Eightfold Path The last 3 factors of this list relate to Buddha's Meditation. The other 5 also need attention to realize Buddha's enlightenment. We also need to attend to suitable theory and philosophy, our attitudes, values, opinions, intentions, and how we interact with others and engage with the outside world.
Beyond these traditional doctrines, we also need to direct our attention to the Way of Being Free in daily life. But how does Buddhist tradition view spiritual liberation and enlightenment?
Buddha's Enlightenment - the Tradition
Buddha's enlightenment, called Nibbana in Pali and Nirvana in Sanscrit, involves turning the attention away from worldly pursuits and towards the beauty of Buddha's meditation, and in my articles I encourage you to take on this training.
But Buddhist tradition goes another step. Buddhist tradition holds that Buddha's enlightenment requires turning away from worldly pursuits in daily life, and not just in meditation. Only a Buddhist monk can do this effectively. Instead of following normal work and recreational pursuits, they follow Buddhist monks' rules. Instead of going out for work and recreation, they stay in their monastery to meditate, study Buddhist scriptures and doctrines, learn the chants, and receive visits from lay Buddhists. In my experience, observing all the monk's minor rules all the time for many years seems to be some kind of eligibility requirement for Nibbana in the tradition.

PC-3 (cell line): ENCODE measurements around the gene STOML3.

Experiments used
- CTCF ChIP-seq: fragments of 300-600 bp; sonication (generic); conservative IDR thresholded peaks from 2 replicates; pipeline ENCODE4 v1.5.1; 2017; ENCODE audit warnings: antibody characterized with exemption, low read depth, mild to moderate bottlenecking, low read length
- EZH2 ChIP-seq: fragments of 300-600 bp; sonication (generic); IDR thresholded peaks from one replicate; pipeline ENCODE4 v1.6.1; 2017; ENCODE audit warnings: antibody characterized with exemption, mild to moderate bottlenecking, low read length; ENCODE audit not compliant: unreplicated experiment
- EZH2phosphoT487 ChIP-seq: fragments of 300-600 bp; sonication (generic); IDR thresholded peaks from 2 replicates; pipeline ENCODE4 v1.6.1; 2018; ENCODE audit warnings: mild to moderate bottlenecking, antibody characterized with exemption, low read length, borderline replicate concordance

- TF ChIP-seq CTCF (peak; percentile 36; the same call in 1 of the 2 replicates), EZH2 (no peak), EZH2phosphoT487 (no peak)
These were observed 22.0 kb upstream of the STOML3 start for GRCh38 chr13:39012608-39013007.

Buddhist tradition also holds that Nibbana means extinction of desire and craving (tanha) (the Third Noble Truth of Buddhism, in DN 22).
It also holds that Nibbana means the extinction of ignorance (avijja) of Buddhist doctrine. In the doctrine of twelve-point dependent origination or co-arising, this ignorance is the first point, which is supposed to cause a chain of events leading to the eighth point; craving (tanha). The chain of doctrinal events continues to the last point : decay and death (jara-marana), and thus suffering. (SN 12. 2)